Demystifying Hospice Care
There are no “death panels”. Hospice isn’t only for cancer patients. Hospice nurses don’t take away your medications. And hospice isn’t just for final days.
Hospice care is about quality of life, not end of life. That was the title of a video series I produced last year to help people gain a better understanding of the role hospice plays in the lives of those who are terminally ill. After interviewing dozens of patients and doctors I learned that most people had little or no knowledge of the many services hospice offers. I touched upon a few of the myths above. Susan Sisti, RN, an Intake Coordinator for The Community Hospice located near Albany, New York says that patients are often surprised by the level of services they provide. She explained, "I tell them we can get them equipment [such as] a hospital bed or oxygen. We can get them a wheelchair. We’re going to provide them some of their medications. If they are on pain medication we will be able to provide those medications that are going to keep them comfortable. So people are usually very surprised that we can meet so many different needs. I think they’re thinking that it’s going to be another nurse coming in once a week, but we’re more than that."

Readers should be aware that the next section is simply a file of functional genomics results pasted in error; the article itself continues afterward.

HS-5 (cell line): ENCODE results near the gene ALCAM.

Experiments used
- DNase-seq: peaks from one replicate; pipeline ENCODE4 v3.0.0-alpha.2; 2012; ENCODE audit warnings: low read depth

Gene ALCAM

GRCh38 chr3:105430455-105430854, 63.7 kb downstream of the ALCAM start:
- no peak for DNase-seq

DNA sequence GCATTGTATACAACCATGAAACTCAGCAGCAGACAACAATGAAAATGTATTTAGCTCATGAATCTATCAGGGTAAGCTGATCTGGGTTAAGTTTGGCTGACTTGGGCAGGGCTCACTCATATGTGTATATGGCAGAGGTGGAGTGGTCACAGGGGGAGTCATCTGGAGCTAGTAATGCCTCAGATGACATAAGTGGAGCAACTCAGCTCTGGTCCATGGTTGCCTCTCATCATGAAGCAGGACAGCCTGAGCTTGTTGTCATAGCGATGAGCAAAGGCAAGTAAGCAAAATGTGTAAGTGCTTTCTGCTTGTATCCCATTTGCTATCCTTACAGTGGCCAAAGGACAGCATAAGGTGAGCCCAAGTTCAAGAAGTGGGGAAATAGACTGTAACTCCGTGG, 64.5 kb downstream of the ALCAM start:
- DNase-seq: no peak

So, why don’t people know that hospice provides hospital beds for patients in their homes? Why don’t they know they can be surrounded by their loved ones and all that they’ve accumulated all their lives? Or that hospice care is available for up to six months, and sometimes longer? Well, the simple answer to that would be that these organizations are doing a poor job in “getting the word out.” But it’s not as simple as that. They have websites, monthly flyers, fundraisers and advertisements which appear in newspapers. Larger organizations may create radio and television commercials, but these can be costly and, because of the costs, may have a short run. There is much more that hospice organizations can do to increase both patient volume and patient stays.
A few numbers before I continue: The average stay for hospice patients at one of the largest organizations in the Northeast is under two weeks. Fourteen days. The Society of Clinical Oncology took a look at more than 60,000 patients suffering prostate, colorectal, breast, lung, or pancreatic cancer who were admitted to one of 40 hospice programs over a six-year period and discovered the average length of stay was an overall 40.6 days.Continued on the next page